In today’s market, it is imperative to be knowledgeable and have an edge over the competition. ACI members have it…they are engaged, informed, and stay up to date by taking advantage of benefits that ACI membership provides them.
Read more about membership
Become an ACI Member
Founded in 1904 and headquartered in Farmington Hills, Michigan, USA, the American Concrete Institute is a leading authority and resource worldwide for the development, dissemination, and adoption of its consensus-based standards, technical resources, educational programs, and proven expertise for individuals and organizations involved in concrete design, construction, and materials, who share a commitment to pursuing the best use of concrete.
ACI World Headquarters
38800 Country Club Dr.
Farmington Hills, MI
ACI Middle East Regional Office
Second Floor, Office # 02.01/07
The Offices 02 Building, One Central
Dubai World Trade Center Complex
Phone: +971.4.516.3208 & 3209
Feedback via Email
Home > Publications > International Concrete Abstracts Portal
The International Concrete Abstracts Portal is an ACI led collaboration with leading technical organizations from within the international concrete industry and offers the most comprehensive collection of published concrete abstracts.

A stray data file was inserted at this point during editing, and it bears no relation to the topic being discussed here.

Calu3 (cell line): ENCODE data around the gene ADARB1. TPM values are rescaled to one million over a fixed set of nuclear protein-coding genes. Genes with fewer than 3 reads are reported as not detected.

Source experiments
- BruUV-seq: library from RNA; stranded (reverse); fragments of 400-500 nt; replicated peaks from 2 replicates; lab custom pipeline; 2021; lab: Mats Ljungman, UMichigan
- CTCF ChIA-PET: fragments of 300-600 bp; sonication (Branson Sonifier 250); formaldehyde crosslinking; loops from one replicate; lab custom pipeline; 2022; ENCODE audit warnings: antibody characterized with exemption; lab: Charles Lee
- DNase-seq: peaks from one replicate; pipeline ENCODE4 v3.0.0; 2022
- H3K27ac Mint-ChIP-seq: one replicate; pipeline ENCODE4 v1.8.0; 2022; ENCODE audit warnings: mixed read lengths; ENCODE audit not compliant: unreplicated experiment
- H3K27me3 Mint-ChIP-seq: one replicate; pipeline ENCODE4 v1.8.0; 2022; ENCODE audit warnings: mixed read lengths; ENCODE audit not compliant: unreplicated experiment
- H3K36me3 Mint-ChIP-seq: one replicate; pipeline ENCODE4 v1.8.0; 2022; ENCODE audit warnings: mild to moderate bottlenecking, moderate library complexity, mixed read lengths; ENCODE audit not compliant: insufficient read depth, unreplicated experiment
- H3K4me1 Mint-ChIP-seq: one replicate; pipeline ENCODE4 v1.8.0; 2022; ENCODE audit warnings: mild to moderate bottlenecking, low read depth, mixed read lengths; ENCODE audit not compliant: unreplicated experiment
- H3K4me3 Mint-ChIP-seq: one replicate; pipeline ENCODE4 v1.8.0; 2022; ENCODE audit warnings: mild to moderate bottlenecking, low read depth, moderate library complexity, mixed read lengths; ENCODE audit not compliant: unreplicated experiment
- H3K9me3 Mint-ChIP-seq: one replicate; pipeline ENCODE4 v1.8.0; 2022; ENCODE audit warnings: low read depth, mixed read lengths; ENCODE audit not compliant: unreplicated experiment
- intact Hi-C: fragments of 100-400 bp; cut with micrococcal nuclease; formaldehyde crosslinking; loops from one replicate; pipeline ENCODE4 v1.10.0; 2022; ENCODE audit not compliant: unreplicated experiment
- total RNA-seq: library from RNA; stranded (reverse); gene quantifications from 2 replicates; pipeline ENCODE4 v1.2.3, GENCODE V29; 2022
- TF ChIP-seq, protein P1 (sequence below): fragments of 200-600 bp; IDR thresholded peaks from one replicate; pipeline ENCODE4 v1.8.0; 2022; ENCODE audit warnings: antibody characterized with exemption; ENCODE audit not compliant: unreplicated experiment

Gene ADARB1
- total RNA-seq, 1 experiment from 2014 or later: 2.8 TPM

Title: Laboratory Tests of Portland Blast-Furnace
Author(s): Bryant Mather
Publication: Journal Proceedings
Appears on pages(s): 205-232
Keywords: no keywords
Abstract:Laboratory tests of samples of portland blast-furnace slag cements, and of the blast-furnace slags and portland cement clinkers used in their manufacture, obtained from each of the mills making it in the United States in 1955, indicate that the thencurrent federal and ASTM specifications provide adequate assur-ance of performance at least equal to that insured of Type I portland cements by applicable specifications. Portland blast-furnace slag cements, meeting the specifications, frequently have low enough heats of hydration to meet the optional heat of hydration requirement for Type II portland cement of the federal specification. Specifications for portland blast-furnace slag cements do not insure that they will have moderate sulfate resistance, as required of Type II portland cements. The performance of an experimental portland blast-furnace slag cement containing more magnesia than permitted by the specifications, made with a high-magnesia (9.6 percent) slag, was not found to have been adversely affected. Mortar-bar tests suggest that the presence of the slag in the cement acts to keep expansion due to alkali-aggregate reaction from becoming excessive, even when a highly reactive aggregate is used and the cement contains more than 0.6 percent alkalies calculated as sodium oxide.
Click here to become an online Journal subscriber